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Real-Time Strategy






KD-LABS / Perimeter



T (Teen)



Q2 2004



- Some new additions to the RTS genre

- Great-looking game

- Quite a bit different than most other RTS games

- Pause button



- Graphics engine can tax even powerful machines

- Can be difficult to see what’s going on at times



Review: Ground Control II (PC)

Review: Impossible Creatures (PC)

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Score: 8.5 / 10


I’m firmly convinced that more real-time strategy (RTS) games need a pause button as graphic engines become more powerful and are able to render thousands of units (instead of the a few dozen like in the original Dune).  The minds behind Perimeter, one of the more innovative RTS games to come along in a while, included an obvious pause button.  This acts in Perimeter’s favor because the developers have also produced one of the most gorgeous and visually dense games I’ve seen – RTS or otherwise.  With so much in the way of lighting effects flying about and the scale of units, not making full use of the pause button is suicide.  Plus, Perimeter has a lot of strategic depth that can only really be utilized with the pause button.


perimeter review          perimeter review


There’s a somewhat interesting storyline – and extremely catchy theme music – to propel the action but it’s not as important as what Perimeter brings to the table: the ability to terraform your surroundings and nanomorph units.  Intrinsic to both aspects is managing your energy stores.


Perimeter’s resource gathering renders down to drilling the landscape with energy cores to create a power grid-type arrangement that allows you to move your Frame (a colonist transport which acts as your base of operations) and extracts energy, which is the currency to do everything in the game (i.e. creating buildings, creating and morphing units, etc.).  Although they do a good job extracting energy, they do 




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an even better job blanketing the surrounding area in an impenetrable force field.  When energy cores are grouped close together, the wider the force field but also the larger the expenditure in energy stores to keep the shield up.  Having the shields drop at the wrong moment can spell doom pretty quick.  It’s a very tricky balancing act that really adds to the strategic elements, but back to the terraforming and nanomorphing.



Terramorphing the ground is one of the cooler aspects of Perimeter to watch in fast forward as little units level or raise selected areas.  To build your base, level ground is required so you’ll be terramorphing quite a bit, but not as much as you’ll be nanomorphing units.  Unit creation can be thought of as a pyramid, where a mess of base units can combine to become more powerful units.  Those base units are broken down into three types: Technicians, Soldiers, and Officiers.  Apart, they’re weak, weak units – not to mention hard to spot on the battlefield because they’re so damn small! – but when combined, you can create powerful units on the fly.  It’s almost like the units are Play-Doh and you can change them up as you go to suite a given situation or objective (as long as you have the right mix of units).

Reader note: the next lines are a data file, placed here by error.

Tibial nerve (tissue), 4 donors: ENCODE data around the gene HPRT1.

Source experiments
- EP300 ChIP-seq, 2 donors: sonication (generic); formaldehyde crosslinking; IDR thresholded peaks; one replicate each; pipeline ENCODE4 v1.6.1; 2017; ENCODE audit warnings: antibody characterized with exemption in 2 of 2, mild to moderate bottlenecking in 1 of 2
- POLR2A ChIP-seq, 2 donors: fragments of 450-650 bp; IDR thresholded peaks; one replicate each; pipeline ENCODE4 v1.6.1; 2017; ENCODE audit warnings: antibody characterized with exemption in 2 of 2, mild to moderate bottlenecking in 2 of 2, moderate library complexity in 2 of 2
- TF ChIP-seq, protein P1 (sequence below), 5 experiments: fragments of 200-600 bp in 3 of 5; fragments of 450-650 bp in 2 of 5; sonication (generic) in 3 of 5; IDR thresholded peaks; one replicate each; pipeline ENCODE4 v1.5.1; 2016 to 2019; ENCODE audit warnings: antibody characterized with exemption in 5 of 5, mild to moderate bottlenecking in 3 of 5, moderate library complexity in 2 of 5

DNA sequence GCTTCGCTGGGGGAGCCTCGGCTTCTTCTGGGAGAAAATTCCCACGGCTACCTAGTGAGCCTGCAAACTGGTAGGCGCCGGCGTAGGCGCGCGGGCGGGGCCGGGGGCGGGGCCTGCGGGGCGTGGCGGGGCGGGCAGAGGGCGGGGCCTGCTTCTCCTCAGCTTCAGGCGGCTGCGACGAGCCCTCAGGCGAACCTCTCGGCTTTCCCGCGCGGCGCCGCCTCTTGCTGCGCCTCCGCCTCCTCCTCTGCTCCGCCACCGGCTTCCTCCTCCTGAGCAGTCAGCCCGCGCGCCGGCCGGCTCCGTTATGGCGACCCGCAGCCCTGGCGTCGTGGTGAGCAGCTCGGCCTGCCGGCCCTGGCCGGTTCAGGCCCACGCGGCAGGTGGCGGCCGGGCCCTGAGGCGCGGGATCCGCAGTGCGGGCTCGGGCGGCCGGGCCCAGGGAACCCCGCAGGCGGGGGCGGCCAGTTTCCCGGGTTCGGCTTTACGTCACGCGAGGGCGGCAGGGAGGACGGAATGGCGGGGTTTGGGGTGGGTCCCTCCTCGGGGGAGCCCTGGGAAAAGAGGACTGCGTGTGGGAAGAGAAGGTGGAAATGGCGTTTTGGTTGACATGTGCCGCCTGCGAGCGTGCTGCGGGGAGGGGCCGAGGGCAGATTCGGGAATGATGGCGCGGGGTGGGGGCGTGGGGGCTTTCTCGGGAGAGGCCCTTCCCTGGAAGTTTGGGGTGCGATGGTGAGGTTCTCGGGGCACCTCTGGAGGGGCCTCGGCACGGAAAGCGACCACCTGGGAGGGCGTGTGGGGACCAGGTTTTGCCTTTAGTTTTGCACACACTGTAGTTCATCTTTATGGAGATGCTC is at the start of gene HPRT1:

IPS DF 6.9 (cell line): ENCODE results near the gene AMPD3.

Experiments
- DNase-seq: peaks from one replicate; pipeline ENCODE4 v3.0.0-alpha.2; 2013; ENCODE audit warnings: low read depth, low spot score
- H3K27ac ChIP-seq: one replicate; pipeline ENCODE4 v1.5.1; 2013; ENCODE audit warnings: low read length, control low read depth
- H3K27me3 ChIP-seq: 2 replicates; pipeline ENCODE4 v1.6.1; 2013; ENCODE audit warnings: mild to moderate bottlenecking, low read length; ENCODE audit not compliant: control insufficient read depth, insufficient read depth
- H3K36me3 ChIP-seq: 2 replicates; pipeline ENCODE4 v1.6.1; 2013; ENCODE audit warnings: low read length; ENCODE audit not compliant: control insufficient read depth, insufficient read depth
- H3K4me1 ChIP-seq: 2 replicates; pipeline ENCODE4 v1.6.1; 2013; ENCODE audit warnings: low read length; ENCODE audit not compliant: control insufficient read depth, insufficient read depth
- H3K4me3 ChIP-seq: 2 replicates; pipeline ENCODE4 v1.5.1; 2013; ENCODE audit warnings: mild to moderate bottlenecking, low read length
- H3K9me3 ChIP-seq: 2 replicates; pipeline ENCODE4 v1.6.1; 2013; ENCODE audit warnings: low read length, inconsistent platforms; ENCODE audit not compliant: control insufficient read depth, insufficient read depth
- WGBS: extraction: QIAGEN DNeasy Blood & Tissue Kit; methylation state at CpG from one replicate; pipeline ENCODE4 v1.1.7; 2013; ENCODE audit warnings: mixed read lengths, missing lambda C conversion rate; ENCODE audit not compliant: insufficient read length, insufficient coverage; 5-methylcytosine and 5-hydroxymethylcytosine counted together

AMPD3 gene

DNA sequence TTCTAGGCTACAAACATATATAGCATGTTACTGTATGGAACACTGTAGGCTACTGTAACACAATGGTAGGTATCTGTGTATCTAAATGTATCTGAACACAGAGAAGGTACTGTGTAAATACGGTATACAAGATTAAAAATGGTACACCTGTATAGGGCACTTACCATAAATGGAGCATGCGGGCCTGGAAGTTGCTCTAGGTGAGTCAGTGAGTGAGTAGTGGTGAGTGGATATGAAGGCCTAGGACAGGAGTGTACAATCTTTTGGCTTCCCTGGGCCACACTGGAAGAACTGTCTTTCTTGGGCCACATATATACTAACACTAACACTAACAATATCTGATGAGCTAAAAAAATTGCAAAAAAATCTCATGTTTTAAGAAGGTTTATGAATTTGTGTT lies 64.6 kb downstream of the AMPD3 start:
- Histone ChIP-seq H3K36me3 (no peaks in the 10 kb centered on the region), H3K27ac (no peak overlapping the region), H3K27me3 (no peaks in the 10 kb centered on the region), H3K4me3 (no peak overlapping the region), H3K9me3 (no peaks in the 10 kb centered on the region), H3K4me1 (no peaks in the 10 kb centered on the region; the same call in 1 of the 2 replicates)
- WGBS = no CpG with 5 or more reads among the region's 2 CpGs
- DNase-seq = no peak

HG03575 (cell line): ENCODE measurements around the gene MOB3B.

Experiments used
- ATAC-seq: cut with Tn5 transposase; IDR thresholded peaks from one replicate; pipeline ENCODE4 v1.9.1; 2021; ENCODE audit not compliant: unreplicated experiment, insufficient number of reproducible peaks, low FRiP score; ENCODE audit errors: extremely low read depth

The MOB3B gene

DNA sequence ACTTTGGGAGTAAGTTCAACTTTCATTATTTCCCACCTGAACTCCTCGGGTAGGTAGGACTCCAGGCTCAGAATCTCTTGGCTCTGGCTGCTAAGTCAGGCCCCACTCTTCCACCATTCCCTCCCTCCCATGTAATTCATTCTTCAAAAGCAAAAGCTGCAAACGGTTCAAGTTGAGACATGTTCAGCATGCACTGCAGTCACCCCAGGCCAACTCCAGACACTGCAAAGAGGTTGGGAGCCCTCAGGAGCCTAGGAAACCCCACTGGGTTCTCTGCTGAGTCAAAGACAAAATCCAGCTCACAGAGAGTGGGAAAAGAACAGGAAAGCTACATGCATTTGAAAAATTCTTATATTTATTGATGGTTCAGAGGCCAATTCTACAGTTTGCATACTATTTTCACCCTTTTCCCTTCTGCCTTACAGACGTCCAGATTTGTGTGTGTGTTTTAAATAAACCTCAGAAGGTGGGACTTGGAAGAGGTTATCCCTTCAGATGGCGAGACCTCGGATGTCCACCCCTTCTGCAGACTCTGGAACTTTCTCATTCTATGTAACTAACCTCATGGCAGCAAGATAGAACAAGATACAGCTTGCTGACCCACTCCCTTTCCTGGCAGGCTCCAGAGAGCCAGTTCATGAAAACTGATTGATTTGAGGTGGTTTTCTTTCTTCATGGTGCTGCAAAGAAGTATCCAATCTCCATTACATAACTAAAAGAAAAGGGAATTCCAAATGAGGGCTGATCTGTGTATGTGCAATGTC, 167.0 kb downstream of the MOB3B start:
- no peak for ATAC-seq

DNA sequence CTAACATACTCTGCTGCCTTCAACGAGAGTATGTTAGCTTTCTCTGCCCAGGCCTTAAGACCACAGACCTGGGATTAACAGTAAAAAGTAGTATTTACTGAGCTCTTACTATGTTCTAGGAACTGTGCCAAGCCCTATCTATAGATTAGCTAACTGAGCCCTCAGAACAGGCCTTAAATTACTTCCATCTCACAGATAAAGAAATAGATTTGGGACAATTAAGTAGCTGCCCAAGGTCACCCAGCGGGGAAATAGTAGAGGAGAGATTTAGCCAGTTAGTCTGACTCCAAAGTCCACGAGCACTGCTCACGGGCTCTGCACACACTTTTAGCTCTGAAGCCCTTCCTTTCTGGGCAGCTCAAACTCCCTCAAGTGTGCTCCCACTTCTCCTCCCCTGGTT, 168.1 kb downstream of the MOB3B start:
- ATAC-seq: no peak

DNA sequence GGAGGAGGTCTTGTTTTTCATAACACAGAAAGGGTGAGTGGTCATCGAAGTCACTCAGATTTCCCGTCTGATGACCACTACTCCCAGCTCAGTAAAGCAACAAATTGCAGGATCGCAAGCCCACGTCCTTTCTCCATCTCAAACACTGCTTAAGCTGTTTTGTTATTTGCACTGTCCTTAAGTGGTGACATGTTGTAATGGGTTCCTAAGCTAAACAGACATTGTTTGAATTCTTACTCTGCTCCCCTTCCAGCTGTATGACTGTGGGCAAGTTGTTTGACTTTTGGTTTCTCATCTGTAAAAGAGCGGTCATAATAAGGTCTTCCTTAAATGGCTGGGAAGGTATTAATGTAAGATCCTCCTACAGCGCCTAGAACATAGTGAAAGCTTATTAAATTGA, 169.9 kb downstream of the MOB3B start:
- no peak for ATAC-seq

perimeter review          perimeter review


It’s the combination of all three – energy, terramorphing, nanomorphing – that creates a great offensive/defensive balance not found in many RTS games.  Of course, it can take a while to get into the action.  It wasn’t until about the third or fourth mission (after the tutorials) that I really started to groove on Perimeter’s style.


The computer AI always poses a stiff opposition – almost too stiff on some scores – so it’s always a challenge.  However, it becomes somewhat predictable making repeated play-throughs of the sci-fi story less likely.  For a change of pace, try out the multiplayer via GameSpy or one of the long list of individual scenarios.


As I stated at the beginning of the review, Perimeter is a graphically intense game.  If you want to show off your new rig, crank up Perimeter’s details. (Don't worry if your rig isn't top of the line -- it runs pretty well on mid- and lower-range PCs of today.)  There’s a certain amount of “oooh!” factor to the presentation, but there are some downsides, like the aforementioned difficultly of finding the smaller units during chaotic battles.  The camera is relatively robust, allowing you to zoom in and around for a comfortable view. (And with the pause button, there are time’s you’ll just want to zoom in and take a closer look.)


The real-time strategy genre seems to be pretty crowded at the moment but Perimeter is should definitely be on the “To Play’ list of any RTS gamer.  It has a great balance and will draw you in with its depth thanks to some innovation, and is fun, even if it’s fun in a serious way.


- Omni

(July 2, 2004)


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